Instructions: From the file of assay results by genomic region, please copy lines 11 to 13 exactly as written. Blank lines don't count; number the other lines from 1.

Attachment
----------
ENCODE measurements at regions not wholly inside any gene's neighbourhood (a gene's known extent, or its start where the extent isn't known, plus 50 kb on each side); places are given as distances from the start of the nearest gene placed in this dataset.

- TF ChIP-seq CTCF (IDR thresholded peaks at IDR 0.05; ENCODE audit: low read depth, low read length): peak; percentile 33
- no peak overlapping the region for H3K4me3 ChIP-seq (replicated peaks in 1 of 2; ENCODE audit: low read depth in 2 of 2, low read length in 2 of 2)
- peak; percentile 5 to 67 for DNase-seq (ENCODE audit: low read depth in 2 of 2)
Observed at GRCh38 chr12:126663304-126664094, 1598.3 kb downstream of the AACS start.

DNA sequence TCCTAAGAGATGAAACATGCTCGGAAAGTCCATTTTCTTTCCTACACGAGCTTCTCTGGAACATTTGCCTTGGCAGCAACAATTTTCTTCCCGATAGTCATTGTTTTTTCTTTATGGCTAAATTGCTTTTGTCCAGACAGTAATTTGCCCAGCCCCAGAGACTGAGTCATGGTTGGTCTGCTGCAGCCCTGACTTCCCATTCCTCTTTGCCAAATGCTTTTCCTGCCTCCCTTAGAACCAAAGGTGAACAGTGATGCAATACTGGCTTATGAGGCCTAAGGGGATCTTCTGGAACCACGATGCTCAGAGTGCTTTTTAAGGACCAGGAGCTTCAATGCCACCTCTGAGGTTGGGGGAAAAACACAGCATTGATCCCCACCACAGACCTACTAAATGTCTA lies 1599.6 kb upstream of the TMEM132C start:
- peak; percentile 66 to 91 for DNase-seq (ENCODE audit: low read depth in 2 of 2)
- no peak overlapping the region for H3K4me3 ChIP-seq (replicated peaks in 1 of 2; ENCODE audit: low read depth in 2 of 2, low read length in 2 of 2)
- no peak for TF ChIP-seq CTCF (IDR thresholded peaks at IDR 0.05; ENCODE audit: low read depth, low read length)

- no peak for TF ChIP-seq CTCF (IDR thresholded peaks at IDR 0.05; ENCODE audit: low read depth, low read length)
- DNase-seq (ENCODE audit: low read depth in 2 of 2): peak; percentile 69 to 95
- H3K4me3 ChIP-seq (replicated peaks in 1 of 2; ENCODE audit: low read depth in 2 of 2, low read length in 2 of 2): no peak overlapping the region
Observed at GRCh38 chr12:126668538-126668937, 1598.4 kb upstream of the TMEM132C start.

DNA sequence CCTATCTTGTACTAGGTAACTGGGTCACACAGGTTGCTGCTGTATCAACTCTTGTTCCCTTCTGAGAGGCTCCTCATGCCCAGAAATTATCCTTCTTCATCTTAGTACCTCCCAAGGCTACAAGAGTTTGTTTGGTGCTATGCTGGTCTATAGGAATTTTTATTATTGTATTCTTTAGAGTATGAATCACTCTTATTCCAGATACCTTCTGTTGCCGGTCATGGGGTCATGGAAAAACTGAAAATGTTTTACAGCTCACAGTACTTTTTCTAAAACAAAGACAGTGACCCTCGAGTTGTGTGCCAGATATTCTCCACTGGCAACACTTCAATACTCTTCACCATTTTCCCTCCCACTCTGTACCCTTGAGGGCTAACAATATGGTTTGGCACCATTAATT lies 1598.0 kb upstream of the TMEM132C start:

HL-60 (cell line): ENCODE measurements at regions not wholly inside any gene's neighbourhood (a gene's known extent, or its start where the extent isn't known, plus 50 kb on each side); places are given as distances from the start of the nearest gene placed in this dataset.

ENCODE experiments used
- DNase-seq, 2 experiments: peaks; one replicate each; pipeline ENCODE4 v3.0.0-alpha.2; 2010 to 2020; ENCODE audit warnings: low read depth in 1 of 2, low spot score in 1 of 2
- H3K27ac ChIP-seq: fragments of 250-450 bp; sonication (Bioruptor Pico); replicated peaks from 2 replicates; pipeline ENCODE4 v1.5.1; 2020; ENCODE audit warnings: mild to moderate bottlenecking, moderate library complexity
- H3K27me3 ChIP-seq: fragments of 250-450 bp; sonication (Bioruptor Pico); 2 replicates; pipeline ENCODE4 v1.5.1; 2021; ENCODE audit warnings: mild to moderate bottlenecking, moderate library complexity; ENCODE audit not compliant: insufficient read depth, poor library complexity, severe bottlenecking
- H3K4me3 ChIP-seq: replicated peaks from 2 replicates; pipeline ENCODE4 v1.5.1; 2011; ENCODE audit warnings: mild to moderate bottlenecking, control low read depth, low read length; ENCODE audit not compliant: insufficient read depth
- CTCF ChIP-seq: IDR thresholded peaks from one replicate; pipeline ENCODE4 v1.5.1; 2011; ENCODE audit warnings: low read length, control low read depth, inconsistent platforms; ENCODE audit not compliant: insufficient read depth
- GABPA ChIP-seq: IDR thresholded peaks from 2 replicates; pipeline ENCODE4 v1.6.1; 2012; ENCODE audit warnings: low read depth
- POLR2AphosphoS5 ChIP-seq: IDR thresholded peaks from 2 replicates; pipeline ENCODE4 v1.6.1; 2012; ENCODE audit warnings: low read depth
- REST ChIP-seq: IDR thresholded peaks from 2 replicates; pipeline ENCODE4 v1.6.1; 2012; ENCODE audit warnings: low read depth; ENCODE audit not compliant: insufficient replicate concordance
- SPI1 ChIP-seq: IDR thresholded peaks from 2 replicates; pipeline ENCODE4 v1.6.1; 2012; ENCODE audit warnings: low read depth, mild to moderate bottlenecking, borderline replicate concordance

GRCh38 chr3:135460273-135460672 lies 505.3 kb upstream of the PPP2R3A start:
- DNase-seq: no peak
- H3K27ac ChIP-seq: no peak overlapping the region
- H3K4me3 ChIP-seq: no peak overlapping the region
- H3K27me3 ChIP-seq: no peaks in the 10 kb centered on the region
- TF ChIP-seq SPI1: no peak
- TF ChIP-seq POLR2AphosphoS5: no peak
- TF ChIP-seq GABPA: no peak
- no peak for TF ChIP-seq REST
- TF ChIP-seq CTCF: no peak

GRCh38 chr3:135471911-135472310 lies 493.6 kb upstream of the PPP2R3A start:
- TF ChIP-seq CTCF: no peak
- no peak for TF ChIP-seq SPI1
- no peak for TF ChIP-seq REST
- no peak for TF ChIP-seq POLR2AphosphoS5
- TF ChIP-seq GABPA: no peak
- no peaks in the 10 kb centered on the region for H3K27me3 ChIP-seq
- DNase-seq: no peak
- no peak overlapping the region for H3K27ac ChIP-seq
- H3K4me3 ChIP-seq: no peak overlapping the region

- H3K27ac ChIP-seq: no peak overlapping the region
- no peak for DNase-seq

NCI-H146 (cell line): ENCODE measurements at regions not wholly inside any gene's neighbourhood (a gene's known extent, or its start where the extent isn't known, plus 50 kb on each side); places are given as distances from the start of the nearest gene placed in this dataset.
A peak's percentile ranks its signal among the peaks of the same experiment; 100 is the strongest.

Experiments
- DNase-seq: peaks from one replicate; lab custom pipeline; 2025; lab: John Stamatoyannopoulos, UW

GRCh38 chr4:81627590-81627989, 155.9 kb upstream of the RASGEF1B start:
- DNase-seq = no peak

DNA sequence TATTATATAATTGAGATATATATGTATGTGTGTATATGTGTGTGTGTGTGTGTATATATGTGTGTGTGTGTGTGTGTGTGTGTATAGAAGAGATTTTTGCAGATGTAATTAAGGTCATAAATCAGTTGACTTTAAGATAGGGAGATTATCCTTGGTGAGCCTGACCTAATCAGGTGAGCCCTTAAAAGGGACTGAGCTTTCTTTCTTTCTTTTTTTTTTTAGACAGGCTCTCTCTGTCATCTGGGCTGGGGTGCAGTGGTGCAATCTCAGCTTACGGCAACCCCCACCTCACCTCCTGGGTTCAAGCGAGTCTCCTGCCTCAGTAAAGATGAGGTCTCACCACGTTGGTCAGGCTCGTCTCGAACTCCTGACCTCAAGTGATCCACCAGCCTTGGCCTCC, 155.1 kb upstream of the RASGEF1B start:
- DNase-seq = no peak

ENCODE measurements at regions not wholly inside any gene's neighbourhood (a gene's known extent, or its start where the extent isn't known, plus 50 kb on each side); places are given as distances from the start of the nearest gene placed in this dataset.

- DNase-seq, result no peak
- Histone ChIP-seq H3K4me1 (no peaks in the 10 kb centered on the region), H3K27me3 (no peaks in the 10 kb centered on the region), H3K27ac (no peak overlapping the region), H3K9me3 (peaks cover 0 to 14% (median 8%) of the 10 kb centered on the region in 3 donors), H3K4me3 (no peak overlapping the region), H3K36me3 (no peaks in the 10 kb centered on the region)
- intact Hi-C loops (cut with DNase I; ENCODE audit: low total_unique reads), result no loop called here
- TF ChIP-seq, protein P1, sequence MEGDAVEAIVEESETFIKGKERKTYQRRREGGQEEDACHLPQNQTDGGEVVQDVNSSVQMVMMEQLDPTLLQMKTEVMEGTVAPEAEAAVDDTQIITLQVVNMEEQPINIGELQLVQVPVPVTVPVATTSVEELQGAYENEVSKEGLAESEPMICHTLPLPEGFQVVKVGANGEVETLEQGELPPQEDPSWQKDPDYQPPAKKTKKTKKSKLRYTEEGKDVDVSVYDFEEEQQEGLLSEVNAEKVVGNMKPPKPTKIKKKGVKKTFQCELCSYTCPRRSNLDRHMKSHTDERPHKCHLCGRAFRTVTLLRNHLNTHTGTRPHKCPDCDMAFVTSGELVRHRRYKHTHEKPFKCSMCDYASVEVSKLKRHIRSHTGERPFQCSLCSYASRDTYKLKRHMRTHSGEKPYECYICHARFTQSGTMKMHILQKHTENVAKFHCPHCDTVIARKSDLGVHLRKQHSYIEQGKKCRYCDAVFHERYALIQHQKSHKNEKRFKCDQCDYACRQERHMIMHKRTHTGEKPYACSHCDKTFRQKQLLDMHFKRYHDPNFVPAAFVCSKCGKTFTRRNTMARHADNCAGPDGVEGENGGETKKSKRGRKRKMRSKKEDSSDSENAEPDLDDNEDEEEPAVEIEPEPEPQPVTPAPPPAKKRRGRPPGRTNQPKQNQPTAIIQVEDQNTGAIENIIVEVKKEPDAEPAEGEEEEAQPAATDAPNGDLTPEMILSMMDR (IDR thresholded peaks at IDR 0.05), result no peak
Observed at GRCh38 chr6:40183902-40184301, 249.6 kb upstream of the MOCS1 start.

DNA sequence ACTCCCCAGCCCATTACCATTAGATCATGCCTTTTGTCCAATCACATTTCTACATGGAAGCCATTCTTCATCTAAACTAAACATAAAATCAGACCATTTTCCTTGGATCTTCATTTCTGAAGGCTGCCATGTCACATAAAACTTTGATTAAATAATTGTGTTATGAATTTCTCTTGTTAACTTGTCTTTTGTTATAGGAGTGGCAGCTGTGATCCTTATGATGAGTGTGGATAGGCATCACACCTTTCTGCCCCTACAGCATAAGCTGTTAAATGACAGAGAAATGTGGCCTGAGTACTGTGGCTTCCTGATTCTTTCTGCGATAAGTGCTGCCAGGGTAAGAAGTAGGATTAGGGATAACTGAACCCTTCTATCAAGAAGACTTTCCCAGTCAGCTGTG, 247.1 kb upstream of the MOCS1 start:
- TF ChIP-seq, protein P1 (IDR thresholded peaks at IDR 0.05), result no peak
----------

- DNase-seq (ENCODE audit: low read depth in 2 of 2): peak; percentile 69 to 95
- H3K4me3 ChIP-seq (replicated peaks in 1 of 2; ENCODE audit: low read depth in 2 of 2, low read length in 2 of 2): no peak overlapping the region
Observed at GRCh38 chr12:126668538-126668937, 1598.4 kb upstream of the TMEM132C start.